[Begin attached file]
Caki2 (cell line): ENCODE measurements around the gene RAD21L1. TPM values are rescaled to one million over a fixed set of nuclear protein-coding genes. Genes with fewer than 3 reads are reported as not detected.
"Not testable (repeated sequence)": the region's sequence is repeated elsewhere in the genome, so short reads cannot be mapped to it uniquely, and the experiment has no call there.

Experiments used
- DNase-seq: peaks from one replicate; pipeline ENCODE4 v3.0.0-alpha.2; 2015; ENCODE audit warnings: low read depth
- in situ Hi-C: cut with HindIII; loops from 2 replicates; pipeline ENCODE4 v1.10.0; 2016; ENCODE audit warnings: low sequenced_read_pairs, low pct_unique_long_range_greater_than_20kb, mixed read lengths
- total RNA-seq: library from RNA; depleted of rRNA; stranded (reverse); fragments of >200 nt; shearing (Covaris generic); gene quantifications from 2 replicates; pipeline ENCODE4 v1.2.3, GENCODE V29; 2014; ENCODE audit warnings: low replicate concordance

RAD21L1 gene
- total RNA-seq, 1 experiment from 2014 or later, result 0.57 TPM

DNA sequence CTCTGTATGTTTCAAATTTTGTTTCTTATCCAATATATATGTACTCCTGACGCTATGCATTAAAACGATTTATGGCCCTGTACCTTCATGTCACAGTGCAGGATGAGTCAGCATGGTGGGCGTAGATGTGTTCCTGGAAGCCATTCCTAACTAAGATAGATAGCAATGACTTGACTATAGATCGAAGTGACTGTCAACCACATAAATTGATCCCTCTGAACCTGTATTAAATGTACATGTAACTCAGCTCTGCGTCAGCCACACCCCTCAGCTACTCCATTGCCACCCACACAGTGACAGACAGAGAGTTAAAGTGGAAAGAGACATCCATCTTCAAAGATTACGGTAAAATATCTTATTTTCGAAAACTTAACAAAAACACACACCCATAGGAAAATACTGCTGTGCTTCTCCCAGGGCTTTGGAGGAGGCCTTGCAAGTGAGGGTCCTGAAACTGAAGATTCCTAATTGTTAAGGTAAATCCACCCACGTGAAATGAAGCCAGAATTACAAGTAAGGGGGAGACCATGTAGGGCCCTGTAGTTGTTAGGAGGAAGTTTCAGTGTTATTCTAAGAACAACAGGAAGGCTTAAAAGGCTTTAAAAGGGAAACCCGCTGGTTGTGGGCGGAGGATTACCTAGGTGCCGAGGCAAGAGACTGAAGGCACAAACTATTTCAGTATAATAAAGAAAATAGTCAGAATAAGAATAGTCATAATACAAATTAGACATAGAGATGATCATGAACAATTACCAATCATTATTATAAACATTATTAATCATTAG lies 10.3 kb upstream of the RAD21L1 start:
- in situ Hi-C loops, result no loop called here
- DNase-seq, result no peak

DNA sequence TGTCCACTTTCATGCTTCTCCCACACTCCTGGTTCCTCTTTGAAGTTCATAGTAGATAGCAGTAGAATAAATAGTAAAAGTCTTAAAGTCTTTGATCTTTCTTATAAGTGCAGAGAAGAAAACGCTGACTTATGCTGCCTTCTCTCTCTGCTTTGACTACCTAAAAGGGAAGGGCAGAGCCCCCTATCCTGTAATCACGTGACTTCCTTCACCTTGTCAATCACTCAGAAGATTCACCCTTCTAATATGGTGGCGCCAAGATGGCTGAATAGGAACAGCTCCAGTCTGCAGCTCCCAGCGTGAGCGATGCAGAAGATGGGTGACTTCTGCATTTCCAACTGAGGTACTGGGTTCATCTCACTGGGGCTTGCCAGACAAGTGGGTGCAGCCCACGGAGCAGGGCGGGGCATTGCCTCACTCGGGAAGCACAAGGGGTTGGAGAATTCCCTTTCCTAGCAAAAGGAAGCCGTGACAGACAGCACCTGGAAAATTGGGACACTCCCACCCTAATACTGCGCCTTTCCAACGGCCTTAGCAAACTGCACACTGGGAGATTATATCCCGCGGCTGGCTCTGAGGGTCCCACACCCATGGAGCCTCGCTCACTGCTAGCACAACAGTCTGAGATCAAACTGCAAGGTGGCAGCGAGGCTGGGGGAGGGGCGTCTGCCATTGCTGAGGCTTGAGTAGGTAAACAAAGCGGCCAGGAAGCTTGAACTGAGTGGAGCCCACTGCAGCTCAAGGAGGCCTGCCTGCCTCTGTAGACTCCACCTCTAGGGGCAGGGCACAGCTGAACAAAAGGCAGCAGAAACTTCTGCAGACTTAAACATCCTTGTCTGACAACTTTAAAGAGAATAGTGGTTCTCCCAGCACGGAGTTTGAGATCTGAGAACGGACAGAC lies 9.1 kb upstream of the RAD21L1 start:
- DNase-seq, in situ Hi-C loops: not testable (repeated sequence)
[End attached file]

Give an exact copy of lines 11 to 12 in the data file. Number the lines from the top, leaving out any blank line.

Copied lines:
- DNase-seq, result no peak

DNA sequence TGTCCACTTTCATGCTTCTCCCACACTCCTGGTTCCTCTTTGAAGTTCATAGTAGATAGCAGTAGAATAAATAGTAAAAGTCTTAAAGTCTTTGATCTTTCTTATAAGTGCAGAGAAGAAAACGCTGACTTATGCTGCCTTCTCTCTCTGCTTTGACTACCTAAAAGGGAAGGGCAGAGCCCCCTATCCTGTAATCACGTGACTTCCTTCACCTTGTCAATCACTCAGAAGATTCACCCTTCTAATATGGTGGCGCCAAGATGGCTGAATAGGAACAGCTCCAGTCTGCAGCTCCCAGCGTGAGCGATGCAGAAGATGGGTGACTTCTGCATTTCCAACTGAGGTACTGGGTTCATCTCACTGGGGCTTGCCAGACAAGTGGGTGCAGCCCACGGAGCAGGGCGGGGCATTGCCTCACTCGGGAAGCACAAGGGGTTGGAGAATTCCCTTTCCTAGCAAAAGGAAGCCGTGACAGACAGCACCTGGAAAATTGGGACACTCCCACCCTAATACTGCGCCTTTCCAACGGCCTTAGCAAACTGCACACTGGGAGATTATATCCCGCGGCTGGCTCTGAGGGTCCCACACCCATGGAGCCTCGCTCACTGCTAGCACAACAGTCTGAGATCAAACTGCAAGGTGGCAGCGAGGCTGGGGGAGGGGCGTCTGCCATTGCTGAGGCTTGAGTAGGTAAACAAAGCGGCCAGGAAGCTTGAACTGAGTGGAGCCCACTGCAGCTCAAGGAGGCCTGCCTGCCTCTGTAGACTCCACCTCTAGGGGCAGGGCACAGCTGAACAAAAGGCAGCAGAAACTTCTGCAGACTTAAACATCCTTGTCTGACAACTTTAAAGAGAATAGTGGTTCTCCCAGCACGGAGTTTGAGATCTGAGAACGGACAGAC lies 9.1 kb upstream of the RAD21L1 start: